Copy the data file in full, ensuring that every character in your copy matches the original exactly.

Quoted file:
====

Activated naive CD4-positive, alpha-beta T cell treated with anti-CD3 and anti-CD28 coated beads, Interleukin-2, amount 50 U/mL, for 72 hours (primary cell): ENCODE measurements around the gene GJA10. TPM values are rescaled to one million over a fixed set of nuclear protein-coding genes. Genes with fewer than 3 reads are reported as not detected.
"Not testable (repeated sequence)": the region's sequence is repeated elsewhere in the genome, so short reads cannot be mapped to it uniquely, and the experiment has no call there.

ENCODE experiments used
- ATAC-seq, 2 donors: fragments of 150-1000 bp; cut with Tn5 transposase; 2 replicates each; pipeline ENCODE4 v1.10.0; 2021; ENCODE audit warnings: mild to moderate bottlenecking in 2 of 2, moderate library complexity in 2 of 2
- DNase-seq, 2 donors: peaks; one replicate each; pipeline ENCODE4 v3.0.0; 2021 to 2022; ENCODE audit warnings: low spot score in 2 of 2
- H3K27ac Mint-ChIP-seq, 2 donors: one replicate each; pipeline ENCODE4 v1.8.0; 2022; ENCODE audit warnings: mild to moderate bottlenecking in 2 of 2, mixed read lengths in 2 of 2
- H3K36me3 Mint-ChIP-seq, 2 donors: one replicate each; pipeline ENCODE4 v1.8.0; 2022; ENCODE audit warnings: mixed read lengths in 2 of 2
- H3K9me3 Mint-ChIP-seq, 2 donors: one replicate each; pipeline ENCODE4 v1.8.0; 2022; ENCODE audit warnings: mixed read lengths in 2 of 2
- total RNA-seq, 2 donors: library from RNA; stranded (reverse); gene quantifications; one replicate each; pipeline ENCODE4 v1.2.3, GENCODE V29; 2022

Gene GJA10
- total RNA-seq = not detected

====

Activated naive CD4-positive, alpha-beta T cell treated with anti-CD3 and anti-CD28 coated beads, Interleukin-2, amount 50 U/mL, for 72 hours (primary cell): ENCODE measurements around the gene GJA10. TPM values are rescaled to one million over a fixed set of nuclear protein-coding genes. Genes with fewer than 3 reads are reported as not detected.
"Not testable (repeated sequence)": the region's sequence is repeated elsewhere in the genome, so short reads cannot be mapped to it uniquely, and the experiment has no call there.

ENCODE experiments used
- ATAC-seq, 2 donors: fragments of 150-1000 bp; cut with Tn5 transposase; 2 replicates each; pipeline ENCODE4 v1.10.0; 2021; ENCODE audit warnings: mild to moderate bottlenecking in 2 of 2, moderate library complexity in 2 of 2
- DNase-seq, 2 donors: peaks; one replicate each; pipeline ENCODE4 v3.0.0; 2021 to 2022; ENCODE audit warnings: low spot score in 2 of 2
- H3K27ac Mint-ChIP-seq, 2 donors: one replicate each; pipeline ENCODE4 v1.8.0; 2022; ENCODE audit warnings: mild to moderate bottlenecking in 2 of 2, mixed read lengths in 2 of 2
- H3K36me3 Mint-ChIP-seq, 2 donors: one replicate each; pipeline ENCODE4 v1.8.0; 2022; ENCODE audit warnings: mixed read lengths in 2 of 2
- H3K9me3 Mint-ChIP-seq, 2 donors: one replicate each; pipeline ENCODE4 v1.8.0; 2022; ENCODE audit warnings: mixed read lengths in 2 of 2
- total RNA-seq, 2 donors: library from RNA; stranded (reverse); gene quantifications; one replicate each; pipeline ENCODE4 v1.2.3, GENCODE V29; 2022

Gene GJA10
- total RNA-seq = not detected